pathologists and technologists on their toes. Most instructors enjoy
their role. If significant personnel cuts become necessary, however,
the added responsibilities of teaching may simply be overwhelming.



* Recruiting benefits. As we mentioned, the school provides us
with a familiar, capable pool of candidates. We can fill vacancies
selectively at little cost.



* Flexible scheduling. Students can ease scheduling as well as
complicate it. Without their 1,400 or so hours of part-time work a
year, our permanent employees would face more weekend assignments.
Reduced student availability on weekends would create more day-to-day
scheduling problems and possibly a drop in morale.



* Creative input. Aside from benchwork, each student completes a
practical research project. These projects enrich both the students and
the laboratory. Many have led to changes in our instrumentation and
procedures. Of the eight or nine student projects initiated every year,
we implement about one-third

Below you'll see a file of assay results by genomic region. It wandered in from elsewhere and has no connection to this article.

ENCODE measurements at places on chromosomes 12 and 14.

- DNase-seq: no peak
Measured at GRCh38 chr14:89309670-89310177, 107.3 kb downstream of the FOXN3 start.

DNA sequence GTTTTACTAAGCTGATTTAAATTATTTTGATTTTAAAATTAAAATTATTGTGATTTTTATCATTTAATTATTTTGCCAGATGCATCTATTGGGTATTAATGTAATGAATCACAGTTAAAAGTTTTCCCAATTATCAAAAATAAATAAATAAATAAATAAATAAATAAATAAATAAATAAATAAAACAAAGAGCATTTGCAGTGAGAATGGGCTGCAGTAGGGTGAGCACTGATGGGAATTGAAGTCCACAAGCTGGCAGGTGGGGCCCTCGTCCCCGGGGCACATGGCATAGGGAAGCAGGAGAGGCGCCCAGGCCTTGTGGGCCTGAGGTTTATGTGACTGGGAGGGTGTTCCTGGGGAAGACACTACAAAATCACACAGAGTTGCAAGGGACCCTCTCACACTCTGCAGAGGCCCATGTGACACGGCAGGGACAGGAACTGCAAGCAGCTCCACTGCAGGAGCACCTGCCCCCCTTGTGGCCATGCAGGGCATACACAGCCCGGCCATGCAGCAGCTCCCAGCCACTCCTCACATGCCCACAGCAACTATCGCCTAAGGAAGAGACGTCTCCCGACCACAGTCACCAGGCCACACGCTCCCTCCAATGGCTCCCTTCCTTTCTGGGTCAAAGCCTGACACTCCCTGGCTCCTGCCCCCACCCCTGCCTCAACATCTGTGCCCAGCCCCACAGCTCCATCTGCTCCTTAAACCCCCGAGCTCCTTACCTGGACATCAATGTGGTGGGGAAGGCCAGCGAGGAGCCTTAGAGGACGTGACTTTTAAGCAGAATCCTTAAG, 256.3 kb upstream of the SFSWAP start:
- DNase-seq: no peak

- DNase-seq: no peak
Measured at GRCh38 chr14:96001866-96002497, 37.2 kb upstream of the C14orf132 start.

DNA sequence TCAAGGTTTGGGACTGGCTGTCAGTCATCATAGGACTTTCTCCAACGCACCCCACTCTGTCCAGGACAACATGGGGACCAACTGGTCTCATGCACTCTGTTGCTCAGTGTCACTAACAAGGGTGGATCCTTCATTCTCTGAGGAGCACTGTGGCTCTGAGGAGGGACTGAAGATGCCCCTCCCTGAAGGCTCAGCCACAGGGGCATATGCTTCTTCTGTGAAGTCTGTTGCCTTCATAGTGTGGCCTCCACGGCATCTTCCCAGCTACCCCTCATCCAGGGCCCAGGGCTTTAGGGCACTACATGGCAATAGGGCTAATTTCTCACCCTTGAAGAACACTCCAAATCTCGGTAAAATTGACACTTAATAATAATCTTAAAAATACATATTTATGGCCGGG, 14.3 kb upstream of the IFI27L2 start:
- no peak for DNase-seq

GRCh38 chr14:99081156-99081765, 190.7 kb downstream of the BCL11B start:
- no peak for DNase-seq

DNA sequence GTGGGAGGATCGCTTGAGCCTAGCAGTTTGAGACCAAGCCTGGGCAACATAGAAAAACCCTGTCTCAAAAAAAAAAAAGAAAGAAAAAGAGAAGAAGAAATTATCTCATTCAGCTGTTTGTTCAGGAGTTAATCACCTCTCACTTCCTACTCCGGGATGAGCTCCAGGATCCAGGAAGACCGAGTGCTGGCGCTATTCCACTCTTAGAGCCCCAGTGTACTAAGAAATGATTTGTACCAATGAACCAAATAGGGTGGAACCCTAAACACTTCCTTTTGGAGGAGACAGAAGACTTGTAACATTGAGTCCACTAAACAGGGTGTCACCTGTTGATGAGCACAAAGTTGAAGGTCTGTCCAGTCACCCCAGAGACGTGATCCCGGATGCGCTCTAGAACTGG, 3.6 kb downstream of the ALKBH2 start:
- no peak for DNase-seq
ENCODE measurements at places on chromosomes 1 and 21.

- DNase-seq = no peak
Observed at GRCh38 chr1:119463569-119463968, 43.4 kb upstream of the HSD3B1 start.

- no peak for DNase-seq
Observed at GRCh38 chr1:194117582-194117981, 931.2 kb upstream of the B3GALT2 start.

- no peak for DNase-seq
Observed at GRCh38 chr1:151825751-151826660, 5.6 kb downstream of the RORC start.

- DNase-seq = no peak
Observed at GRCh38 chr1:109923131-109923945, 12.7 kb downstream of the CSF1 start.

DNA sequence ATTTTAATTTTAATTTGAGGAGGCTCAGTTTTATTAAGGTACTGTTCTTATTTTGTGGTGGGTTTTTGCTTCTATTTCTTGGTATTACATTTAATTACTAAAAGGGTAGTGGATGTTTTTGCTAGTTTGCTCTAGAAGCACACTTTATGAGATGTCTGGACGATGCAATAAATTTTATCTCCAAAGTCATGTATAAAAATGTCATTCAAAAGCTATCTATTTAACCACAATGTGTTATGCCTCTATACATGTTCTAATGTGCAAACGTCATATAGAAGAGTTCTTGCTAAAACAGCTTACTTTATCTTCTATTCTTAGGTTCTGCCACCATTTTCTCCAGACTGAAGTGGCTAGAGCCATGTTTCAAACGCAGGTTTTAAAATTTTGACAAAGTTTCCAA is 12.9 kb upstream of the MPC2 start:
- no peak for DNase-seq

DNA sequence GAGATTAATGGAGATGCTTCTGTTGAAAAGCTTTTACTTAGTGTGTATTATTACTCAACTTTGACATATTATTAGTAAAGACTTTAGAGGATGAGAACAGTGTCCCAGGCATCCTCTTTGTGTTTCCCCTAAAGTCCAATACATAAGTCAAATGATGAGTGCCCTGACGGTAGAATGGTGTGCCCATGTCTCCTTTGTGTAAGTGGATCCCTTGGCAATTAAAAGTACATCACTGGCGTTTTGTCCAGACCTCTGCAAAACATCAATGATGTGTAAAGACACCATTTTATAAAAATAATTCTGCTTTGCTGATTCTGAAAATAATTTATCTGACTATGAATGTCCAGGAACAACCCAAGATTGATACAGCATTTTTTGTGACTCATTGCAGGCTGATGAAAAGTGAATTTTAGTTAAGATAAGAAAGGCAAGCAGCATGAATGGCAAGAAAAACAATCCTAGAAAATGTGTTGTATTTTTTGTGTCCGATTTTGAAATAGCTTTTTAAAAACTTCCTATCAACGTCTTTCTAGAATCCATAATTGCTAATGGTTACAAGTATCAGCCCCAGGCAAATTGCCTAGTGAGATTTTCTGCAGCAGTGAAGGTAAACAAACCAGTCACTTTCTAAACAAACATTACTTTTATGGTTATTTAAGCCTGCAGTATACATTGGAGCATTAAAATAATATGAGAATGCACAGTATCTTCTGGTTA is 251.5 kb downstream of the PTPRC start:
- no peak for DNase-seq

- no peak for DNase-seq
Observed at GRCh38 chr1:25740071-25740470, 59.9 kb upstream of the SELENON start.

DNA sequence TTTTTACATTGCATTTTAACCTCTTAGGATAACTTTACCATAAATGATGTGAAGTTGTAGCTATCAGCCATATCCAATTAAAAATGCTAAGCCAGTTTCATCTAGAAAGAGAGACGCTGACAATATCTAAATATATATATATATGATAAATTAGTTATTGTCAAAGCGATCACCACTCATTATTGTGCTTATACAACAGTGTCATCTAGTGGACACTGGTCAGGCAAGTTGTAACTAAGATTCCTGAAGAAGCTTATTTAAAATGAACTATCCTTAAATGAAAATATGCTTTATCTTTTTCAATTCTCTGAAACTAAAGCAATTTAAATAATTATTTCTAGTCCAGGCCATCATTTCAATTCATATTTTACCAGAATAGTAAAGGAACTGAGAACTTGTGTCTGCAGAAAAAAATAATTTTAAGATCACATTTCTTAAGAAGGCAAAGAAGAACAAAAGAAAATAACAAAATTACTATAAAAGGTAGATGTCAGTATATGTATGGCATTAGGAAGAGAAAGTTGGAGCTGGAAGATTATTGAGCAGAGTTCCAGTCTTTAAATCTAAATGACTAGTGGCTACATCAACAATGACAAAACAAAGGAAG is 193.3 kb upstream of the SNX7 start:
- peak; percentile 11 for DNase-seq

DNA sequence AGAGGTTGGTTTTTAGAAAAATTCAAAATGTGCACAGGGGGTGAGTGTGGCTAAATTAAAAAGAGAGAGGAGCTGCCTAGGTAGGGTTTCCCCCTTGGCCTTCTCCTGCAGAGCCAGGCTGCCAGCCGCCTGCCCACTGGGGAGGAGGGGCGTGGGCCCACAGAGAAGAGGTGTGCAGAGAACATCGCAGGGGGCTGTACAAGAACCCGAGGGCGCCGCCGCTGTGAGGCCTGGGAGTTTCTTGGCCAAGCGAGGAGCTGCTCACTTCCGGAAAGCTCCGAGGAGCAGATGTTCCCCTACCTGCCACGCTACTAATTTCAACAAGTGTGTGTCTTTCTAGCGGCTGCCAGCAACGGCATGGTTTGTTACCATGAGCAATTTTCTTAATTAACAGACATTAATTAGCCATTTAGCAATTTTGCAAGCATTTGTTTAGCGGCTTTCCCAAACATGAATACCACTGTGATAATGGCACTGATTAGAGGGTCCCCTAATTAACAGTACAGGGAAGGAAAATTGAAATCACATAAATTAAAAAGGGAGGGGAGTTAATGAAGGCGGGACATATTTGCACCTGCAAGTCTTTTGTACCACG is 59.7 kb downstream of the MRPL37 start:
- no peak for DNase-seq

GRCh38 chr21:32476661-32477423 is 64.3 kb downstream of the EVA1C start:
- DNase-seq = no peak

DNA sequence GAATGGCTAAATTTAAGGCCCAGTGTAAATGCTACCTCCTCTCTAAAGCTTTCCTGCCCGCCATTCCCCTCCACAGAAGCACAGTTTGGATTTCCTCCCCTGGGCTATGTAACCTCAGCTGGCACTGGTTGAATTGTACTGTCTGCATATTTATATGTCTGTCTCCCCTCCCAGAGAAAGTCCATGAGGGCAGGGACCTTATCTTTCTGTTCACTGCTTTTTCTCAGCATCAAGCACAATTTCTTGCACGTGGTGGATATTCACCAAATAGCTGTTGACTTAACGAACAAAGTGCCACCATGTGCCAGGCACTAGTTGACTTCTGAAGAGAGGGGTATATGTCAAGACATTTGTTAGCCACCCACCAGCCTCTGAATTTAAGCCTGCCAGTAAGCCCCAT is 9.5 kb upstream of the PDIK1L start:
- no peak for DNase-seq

Since we prepared our report, the hospital’s administration
has decided to authorize the school’s existence for another year.
Tuition will be raised 100 per cent, however, from a current $1,500 to
$3,000 to help close the gap between revenue and costs, and a further
$1,500 increase is planned for the following year. It remains to be
seen how this increase will affect school enrollment, but our
calculations show that the program wil continue to be a bargain for
students.



For this year, the important point is that the school will survive.
An important part of that survival is the ongoing awareness among
students and administrators that the value of high-quality technologist
training should count as much as its cost does.